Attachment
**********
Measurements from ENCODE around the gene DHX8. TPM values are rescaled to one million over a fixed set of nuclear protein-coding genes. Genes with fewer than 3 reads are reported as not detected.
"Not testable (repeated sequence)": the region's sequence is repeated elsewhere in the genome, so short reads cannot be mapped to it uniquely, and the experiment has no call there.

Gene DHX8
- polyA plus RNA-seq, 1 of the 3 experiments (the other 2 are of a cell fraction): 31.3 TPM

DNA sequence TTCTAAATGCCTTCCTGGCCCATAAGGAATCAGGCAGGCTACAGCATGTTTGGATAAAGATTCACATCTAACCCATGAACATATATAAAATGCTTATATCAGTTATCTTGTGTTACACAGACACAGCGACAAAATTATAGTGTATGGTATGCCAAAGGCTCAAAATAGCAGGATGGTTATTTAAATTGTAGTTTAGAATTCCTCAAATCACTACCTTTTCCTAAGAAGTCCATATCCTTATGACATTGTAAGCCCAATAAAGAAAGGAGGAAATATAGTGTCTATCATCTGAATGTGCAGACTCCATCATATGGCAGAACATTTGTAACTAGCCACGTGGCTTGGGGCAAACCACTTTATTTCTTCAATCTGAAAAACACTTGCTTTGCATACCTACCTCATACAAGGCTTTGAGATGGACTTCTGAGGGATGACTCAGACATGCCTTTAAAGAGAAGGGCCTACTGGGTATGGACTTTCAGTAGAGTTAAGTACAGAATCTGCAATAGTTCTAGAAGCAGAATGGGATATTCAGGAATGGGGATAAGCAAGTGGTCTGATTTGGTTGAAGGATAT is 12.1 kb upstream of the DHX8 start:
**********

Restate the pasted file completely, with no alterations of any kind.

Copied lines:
Measurements from ENCODE around the gene DHX8. TPM values are rescaled to one million over a fixed set of nuclear protein-coding genes. Genes with fewer than 3 reads are reported as not detected.
"Not testable (repeated sequence)": the region's sequence is repeated elsewhere in the genome, so short reads cannot be mapped to it uniquely, and the experiment has no call there.

Gene DHX8
- polyA plus RNA-seq, 1 of the 3 experiments (the other 2 are of a cell fraction): 31.3 TPM

DNA sequence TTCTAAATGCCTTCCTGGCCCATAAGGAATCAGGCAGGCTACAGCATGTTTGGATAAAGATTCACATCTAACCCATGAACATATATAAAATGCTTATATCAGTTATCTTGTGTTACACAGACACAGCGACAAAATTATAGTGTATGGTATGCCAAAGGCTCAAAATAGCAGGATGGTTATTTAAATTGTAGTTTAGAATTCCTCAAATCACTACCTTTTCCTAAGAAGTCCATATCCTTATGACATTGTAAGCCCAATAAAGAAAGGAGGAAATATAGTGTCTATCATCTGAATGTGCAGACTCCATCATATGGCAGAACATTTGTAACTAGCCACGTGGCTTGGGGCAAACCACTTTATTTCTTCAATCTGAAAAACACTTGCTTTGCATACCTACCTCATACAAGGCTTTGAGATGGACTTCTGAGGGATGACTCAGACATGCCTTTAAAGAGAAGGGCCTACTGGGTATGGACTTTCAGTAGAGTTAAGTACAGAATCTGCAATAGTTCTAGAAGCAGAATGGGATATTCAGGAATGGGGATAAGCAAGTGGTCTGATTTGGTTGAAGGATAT is 12.1 kb upstream of the DHX8 start: